A PROJECT OF THE UNIVERSITY CLUB
MARKER NUMBER ELEVEN
KICKAPOO INDIAN VILLAGE
This marker is mounted on the south wall of an apartment building which is located on the east side of South Street in the 800 block, just north of Madison Street. The text of the marker reads as follows:
"KICKAPOO INDIAN VILLAGE
FROM APPROXIMATELY 1812 TO 1832 A KICKAPOO INDIAN VILLAGE OCCUPIED THE SITE BOUNDED ON THE NORTH BY MADISON, WEST BY CAMPBELL, SOUTH BY GRAND AND EAST BY JEFFERSON. 100 WIGWAMS CLUSTERED AROUND A SPRING FORMERLY SITUATED 250 FEET SOUTHWEST OF THIS POINT. THE INDIANS ARE BELIEVED TO HAVE PLANTED ON THIS SITE THE FIRST ORCHARD OF THE INDIAN PEACH.
SPRINGFIELD UNIVERSITY CLUB
The "approximately 1812" is puzzling. It was not until 1819 that the American government, by the treaties of Edwardsville and Fort Harrison, induced most of the Illinois and Indiana Kickapoo to move to a tract in Missouri south of the Osage River. Of course, by 1812 the American settlers in Illinois and Indiana would have been happy to be rid of the frequent Kickapoo raids, which featured scalping, horse theft and burning. Also, the Kickapoo regularly went on hunting expeditions in Missouri and Arkansas. Finally, the Spanish Louisiana authorities had already established a "western band" of Kickapoo on the Missouri River near St. Louis as early as 1765. The date 1832 (see marker text) is the year the American government moved the Kickapoo out of Missouri.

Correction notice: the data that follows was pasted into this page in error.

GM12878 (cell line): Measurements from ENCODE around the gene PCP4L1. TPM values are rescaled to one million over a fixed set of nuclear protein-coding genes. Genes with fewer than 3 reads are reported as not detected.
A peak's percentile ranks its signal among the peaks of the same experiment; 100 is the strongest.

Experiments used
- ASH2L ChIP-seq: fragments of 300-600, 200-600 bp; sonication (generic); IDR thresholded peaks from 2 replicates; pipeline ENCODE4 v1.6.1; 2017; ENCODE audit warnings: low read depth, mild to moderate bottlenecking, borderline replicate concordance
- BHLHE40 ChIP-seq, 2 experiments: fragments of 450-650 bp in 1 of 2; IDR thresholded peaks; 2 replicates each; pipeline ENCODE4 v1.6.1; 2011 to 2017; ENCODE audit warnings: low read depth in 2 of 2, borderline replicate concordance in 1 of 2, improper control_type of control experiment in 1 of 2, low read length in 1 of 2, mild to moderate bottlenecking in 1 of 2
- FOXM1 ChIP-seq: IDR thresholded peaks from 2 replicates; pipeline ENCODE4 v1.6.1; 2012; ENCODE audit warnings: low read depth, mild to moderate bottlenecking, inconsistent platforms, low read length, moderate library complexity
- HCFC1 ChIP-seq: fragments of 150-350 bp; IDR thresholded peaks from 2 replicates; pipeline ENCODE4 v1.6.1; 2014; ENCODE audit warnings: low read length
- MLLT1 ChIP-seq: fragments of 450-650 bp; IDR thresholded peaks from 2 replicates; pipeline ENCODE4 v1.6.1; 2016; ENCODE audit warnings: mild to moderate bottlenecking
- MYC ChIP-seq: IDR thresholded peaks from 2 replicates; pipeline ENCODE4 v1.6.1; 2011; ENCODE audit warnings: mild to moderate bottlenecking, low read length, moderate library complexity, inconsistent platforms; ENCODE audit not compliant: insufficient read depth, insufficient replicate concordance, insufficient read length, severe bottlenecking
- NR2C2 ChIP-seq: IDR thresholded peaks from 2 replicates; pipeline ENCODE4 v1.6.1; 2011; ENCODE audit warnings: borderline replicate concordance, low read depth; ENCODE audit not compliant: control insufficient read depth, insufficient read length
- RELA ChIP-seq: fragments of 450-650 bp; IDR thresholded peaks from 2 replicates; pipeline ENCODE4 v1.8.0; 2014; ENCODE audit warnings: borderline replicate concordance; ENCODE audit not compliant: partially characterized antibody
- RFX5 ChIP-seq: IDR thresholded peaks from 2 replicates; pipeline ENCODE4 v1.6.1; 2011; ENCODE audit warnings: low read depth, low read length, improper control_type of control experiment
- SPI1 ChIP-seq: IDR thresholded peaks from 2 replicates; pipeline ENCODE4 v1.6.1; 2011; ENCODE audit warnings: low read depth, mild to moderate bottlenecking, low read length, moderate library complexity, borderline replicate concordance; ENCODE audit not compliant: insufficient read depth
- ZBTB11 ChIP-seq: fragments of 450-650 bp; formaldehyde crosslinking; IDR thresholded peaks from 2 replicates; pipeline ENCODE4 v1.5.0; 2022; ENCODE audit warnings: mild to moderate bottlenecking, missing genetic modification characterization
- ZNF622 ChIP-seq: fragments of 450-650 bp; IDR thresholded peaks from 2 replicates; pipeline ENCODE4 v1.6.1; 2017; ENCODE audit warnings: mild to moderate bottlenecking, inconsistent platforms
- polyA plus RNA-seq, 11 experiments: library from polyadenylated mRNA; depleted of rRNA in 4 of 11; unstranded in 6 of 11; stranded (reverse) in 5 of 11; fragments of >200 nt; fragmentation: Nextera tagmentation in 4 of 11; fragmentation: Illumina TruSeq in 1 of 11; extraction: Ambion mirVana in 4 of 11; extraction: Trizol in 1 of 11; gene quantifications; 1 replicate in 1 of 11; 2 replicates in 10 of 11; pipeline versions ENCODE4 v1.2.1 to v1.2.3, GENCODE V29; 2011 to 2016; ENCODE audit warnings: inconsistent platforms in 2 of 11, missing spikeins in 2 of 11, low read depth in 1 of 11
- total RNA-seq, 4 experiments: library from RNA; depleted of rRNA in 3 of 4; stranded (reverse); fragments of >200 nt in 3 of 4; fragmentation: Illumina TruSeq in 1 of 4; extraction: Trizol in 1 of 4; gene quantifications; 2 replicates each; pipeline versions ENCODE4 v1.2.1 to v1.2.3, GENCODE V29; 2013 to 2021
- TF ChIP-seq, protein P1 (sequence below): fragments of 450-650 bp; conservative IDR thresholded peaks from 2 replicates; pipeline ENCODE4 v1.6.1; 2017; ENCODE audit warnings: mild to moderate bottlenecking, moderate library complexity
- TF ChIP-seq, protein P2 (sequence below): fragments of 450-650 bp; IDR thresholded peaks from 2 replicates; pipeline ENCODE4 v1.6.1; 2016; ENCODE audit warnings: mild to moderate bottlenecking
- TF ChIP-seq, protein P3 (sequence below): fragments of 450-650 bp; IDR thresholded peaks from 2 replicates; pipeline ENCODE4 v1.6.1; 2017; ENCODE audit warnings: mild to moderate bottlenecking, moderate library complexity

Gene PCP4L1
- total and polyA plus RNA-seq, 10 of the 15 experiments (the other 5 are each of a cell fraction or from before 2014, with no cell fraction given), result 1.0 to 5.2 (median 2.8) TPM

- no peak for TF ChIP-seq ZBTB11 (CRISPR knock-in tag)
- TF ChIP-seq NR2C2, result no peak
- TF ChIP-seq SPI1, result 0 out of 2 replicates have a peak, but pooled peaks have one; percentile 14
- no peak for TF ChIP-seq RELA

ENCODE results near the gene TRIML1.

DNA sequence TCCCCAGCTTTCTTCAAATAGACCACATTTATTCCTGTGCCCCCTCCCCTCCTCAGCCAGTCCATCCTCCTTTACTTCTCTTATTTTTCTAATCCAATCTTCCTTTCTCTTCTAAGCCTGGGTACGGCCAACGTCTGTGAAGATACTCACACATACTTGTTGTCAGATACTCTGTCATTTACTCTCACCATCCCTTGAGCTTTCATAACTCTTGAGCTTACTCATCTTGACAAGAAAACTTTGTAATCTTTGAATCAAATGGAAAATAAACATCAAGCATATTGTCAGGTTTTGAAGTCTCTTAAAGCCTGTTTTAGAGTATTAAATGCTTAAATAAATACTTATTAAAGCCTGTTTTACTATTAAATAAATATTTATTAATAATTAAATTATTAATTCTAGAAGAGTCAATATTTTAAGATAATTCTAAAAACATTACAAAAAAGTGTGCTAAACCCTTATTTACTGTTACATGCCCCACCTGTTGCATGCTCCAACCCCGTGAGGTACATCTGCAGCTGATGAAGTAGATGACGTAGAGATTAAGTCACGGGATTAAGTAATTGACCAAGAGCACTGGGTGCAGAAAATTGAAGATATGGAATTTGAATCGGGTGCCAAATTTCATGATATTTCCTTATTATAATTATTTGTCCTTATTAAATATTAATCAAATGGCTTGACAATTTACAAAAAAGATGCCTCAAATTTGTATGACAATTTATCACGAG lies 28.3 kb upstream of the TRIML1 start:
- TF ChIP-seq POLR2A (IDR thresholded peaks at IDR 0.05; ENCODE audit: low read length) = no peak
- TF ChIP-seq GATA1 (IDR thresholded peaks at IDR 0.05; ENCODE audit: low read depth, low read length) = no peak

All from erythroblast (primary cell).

There is a tradition that Springfield founder John Polk Campbell, by amateur doctoring, cured a young Kickapoo of a "bilious fever." It is said that, in gratitude, one or more Kickapoo guided Campbell to a natural well, where the Kickapoo chief gave him use of the land. Later this became the city of Springfield. Usually the Kickapoo were very hostile toward the American frontier settlements. Any deviation from collective tribal ownership was considered a grievous sin against the Great Spirit, and it was not until the removal of the Kickapoo that the government surveyors came into the area.
The term "wigwams" for the Kickapoo dwellings is misleading. These dwellings were not the tepees (or "tipis") of the plains Indians but were oblong lodges made of bent-over saplings and roofs of bark or cattail-reed mats. The Kickapoo called these homes "wickiups."
The spring mentioned in the marker text has disappeared, probably driven underground by tons and tons of dirt-and-rubble fill. The area of the spring now features a cluster of apartment houses.
The "Indian peach" was a small, fuzzy-skinned cling peach, now apparently obsolete.
Our Kickapoo villagers seem to have belonged to one of the more peaceable factions of this doughty Algonquin tribe, first met by Europeans in what is now southern Wisconsin. These superb marksmen and horsemen, on their own or as mercenaries for the Spaniards or Mexicans, raided and fought whites and other Indians from Illinois and Indiana to the Gulf of Mexico coastal area, to Texas and Mexico.
—Prepared by Harold Collins